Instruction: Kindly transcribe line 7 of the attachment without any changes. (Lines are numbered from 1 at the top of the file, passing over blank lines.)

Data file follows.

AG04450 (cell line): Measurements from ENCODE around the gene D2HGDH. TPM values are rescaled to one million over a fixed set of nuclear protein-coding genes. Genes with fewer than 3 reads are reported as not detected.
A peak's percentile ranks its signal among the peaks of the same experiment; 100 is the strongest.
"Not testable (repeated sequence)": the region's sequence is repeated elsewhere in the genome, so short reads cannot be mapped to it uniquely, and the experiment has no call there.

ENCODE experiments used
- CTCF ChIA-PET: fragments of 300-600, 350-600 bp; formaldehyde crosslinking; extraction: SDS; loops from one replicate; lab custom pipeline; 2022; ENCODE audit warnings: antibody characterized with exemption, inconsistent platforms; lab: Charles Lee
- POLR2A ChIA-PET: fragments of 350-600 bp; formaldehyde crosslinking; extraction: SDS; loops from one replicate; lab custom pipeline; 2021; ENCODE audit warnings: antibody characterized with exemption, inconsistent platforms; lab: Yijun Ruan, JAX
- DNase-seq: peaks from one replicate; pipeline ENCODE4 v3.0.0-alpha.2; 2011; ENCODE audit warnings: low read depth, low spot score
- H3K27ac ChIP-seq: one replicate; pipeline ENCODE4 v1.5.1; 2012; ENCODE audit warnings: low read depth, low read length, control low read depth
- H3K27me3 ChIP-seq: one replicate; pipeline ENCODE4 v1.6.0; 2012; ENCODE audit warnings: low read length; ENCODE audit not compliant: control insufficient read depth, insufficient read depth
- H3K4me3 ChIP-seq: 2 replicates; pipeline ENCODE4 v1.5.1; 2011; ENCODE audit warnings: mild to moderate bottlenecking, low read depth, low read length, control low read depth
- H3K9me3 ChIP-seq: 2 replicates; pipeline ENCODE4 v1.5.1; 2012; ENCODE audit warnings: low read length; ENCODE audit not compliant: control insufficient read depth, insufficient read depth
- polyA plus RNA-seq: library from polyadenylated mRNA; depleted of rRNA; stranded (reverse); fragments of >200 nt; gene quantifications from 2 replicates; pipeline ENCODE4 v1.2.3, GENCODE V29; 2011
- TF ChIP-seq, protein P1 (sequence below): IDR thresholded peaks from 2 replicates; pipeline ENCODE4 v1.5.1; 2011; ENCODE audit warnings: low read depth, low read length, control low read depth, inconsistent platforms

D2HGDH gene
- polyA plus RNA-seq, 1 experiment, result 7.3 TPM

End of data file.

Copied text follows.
- DNase-seq: peaks from one replicate; pipeline ENCODE4 v3.0.0-alpha.2; 2011; ENCODE audit warnings: low read depth, low spot score